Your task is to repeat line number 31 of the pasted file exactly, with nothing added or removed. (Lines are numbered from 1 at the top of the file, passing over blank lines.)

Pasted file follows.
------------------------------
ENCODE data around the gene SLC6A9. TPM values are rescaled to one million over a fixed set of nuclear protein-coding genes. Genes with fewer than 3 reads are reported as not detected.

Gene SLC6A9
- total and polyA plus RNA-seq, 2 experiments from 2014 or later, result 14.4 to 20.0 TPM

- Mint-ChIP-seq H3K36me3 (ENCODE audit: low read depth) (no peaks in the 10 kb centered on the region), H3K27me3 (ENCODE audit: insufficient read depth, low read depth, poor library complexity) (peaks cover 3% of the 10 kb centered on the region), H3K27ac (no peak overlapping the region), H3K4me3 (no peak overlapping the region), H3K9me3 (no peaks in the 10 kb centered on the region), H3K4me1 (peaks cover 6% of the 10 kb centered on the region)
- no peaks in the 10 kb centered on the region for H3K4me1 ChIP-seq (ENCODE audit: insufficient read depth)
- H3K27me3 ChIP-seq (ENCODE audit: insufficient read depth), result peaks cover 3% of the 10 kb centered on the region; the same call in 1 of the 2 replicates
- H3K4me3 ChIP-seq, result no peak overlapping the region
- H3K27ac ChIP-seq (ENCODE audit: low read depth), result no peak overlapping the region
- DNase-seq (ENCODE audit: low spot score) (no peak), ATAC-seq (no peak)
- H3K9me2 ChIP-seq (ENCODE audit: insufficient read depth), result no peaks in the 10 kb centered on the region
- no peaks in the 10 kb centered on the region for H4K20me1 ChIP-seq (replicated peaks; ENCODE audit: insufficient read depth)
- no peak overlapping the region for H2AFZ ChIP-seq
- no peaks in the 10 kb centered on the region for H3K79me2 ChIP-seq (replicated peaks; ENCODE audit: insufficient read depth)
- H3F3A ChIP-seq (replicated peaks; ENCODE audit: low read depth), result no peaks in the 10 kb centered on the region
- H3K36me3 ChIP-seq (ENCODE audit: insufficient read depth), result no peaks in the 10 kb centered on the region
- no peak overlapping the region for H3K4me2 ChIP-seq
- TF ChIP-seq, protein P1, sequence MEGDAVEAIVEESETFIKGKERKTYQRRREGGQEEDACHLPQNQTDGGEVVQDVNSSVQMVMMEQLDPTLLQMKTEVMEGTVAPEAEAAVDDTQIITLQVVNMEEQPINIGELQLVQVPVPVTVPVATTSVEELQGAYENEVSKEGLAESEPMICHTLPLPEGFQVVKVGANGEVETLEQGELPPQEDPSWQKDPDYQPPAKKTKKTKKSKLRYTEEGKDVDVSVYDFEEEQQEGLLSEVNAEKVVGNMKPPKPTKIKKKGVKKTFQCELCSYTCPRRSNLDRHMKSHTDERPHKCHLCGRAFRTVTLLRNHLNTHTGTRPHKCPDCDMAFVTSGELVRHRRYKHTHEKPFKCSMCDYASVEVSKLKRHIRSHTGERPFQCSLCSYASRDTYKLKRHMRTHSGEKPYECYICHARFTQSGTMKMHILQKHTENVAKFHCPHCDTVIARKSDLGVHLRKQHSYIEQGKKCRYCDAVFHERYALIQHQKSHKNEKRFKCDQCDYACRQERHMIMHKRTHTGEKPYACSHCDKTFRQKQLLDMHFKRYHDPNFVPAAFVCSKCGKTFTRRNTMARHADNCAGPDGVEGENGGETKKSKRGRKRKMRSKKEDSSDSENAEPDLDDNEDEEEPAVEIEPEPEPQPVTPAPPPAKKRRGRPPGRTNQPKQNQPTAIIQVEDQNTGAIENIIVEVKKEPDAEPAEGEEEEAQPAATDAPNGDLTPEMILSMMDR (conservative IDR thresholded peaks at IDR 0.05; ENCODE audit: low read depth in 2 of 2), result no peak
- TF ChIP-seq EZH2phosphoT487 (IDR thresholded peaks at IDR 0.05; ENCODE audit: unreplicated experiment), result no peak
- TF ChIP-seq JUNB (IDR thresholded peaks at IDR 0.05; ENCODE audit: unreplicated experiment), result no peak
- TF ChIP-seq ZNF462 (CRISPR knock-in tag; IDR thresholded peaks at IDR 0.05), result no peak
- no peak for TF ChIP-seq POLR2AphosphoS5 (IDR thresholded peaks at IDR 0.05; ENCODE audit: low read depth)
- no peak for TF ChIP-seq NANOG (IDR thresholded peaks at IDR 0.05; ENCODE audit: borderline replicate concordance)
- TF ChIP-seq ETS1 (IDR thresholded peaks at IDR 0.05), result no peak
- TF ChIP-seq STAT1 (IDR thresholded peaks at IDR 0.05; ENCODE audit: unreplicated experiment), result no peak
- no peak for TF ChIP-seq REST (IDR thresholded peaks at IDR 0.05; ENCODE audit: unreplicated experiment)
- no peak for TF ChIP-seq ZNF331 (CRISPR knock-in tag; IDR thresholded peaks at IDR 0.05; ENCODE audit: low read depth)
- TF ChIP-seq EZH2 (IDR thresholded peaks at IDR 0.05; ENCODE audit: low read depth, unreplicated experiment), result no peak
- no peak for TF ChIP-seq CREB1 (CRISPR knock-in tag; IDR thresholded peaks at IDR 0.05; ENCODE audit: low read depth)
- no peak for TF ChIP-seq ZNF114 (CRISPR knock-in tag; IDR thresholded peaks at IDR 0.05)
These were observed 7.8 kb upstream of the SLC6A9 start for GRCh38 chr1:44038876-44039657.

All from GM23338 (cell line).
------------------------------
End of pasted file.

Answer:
All from GM23338 (cell line).